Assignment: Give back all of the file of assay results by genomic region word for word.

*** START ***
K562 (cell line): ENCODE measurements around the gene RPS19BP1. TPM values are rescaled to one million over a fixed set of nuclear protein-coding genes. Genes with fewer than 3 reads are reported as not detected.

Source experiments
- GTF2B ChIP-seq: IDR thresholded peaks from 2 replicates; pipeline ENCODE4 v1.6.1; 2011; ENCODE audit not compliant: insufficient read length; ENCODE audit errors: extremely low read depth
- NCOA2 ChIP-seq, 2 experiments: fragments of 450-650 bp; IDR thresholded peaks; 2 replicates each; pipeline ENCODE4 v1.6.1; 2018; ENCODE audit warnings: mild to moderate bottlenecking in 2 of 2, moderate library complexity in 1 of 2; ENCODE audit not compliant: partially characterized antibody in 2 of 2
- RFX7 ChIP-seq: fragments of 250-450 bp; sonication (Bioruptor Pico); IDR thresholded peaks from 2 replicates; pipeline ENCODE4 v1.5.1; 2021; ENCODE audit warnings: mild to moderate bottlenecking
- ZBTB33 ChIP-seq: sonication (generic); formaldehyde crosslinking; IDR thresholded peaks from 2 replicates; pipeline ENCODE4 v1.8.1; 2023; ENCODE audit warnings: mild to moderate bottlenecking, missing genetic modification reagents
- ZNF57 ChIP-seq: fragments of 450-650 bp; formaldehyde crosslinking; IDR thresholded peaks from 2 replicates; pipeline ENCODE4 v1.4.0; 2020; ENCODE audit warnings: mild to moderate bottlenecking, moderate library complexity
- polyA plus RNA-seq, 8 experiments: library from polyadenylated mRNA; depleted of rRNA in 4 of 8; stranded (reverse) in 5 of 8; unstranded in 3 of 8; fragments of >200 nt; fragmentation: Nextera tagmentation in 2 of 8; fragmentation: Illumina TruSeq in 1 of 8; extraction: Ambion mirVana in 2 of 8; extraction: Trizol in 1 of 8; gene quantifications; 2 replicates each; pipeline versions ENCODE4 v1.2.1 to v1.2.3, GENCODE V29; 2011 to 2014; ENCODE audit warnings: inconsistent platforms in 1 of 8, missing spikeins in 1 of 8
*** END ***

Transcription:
K562 (cell line): ENCODE measurements around the gene RPS19BP1. TPM values are rescaled to one million over a fixed set of nuclear protein-coding genes. Genes with fewer than 3 reads are reported as not detected.

Source experiments
- GTF2B ChIP-seq: IDR thresholded peaks from 2 replicates; pipeline ENCODE4 v1.6.1; 2011; ENCODE audit not compliant: insufficient read length; ENCODE audit errors: extremely low read depth
- NCOA2 ChIP-seq, 2 experiments: fragments of 450-650 bp; IDR thresholded peaks; 2 replicates each; pipeline ENCODE4 v1.6.1; 2018; ENCODE audit warnings: mild to moderate bottlenecking in 2 of 2, moderate library complexity in 1 of 2; ENCODE audit not compliant: partially characterized antibody in 2 of 2
- RFX7 ChIP-seq: fragments of 250-450 bp; sonication (Bioruptor Pico); IDR thresholded peaks from 2 replicates; pipeline ENCODE4 v1.5.1; 2021; ENCODE audit warnings: mild to moderate bottlenecking
- ZBTB33 ChIP-seq: sonication (generic); formaldehyde crosslinking; IDR thresholded peaks from 2 replicates; pipeline ENCODE4 v1.8.1; 2023; ENCODE audit warnings: mild to moderate bottlenecking, missing genetic modification reagents
- ZNF57 ChIP-seq: fragments of 450-650 bp; formaldehyde crosslinking; IDR thresholded peaks from 2 replicates; pipeline ENCODE4 v1.4.0; 2020; ENCODE audit warnings: mild to moderate bottlenecking, moderate library complexity
- polyA plus RNA-seq, 8 experiments: library from polyadenylated mRNA; depleted of rRNA in 4 of 8; stranded (reverse) in 5 of 8; unstranded in 3 of 8; fragments of >200 nt; fragmentation: Nextera tagmentation in 2 of 8; fragmentation: Illumina TruSeq in 1 of 8; extraction: Ambion mirVana in 2 of 8; extraction: Trizol in 1 of 8; gene quantifications; 2 replicates each; pipeline versions ENCODE4 v1.2.1 to v1.2.3, GENCODE V29; 2011 to 2014; ENCODE audit warnings: inconsistent platforms in 1 of 8, missing spikeins in 1 of 8